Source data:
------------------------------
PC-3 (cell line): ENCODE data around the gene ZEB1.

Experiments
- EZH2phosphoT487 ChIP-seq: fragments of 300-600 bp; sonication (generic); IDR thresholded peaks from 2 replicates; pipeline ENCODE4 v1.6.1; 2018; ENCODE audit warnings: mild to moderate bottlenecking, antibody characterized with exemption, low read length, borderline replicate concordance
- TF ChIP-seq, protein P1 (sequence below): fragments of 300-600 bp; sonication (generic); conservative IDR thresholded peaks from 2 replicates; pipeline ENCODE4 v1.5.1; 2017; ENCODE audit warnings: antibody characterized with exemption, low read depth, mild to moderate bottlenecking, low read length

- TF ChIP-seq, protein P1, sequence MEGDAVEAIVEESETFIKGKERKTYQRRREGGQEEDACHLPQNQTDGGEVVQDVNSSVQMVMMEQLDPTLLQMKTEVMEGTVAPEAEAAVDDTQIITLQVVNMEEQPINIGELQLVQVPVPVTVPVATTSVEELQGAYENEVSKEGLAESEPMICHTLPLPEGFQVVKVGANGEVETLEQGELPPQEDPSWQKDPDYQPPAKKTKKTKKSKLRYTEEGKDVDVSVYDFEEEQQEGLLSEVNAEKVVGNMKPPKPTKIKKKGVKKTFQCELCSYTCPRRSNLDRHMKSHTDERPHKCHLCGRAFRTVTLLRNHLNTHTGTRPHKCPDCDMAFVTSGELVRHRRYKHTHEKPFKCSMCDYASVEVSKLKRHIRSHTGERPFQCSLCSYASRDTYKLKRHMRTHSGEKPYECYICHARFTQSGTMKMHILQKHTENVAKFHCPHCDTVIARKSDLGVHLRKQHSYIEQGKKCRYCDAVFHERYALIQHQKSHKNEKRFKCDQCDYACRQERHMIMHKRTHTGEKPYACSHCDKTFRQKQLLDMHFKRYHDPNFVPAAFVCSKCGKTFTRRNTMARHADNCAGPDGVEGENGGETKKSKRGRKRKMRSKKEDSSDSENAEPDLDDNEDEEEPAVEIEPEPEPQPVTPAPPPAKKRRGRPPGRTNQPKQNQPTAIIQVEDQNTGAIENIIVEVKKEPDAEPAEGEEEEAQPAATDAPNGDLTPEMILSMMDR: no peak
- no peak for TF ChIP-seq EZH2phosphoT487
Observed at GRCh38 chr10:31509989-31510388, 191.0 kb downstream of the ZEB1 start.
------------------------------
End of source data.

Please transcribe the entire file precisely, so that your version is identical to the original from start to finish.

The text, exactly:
PC-3 (cell line): ENCODE data around the gene ZEB1.

Experiments
- EZH2phosphoT487 ChIP-seq: fragments of 300-600 bp; sonication (generic); IDR thresholded peaks from 2 replicates; pipeline ENCODE4 v1.6.1; 2018; ENCODE audit warnings: mild to moderate bottlenecking, antibody characterized with exemption, low read length, borderline replicate concordance
- TF ChIP-seq, protein P1 (sequence below): fragments of 300-600 bp; sonication (generic); conservative IDR thresholded peaks from 2 replicates; pipeline ENCODE4 v1.5.1; 2017; ENCODE audit warnings: antibody characterized with exemption, low read depth, mild to moderate bottlenecking, low read length

- TF ChIP-seq, protein P1, sequence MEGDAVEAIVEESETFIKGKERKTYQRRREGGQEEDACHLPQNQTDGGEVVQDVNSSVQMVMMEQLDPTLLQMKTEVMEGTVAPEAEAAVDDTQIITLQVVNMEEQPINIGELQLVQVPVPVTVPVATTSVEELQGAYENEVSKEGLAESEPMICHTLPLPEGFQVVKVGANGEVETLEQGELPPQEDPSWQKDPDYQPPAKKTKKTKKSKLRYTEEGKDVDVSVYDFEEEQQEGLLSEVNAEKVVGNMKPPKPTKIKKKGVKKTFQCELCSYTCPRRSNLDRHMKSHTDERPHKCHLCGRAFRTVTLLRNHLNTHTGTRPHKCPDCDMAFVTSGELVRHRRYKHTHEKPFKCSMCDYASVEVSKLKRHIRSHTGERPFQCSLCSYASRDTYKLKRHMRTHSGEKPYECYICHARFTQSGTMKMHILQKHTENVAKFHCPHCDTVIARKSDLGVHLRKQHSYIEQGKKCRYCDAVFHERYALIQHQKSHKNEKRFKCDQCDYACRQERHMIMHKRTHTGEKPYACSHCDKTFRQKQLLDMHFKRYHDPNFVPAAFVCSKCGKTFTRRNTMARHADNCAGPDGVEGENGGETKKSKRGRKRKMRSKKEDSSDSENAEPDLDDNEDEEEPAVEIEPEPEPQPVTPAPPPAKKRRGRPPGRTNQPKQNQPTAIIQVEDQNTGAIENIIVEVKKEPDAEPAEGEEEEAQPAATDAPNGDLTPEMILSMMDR: no peak
- no peak for TF ChIP-seq EZH2phosphoT487
Observed at GRCh38 chr10:31509989-31510388, 191.0 kb downstream of the ZEB1 start.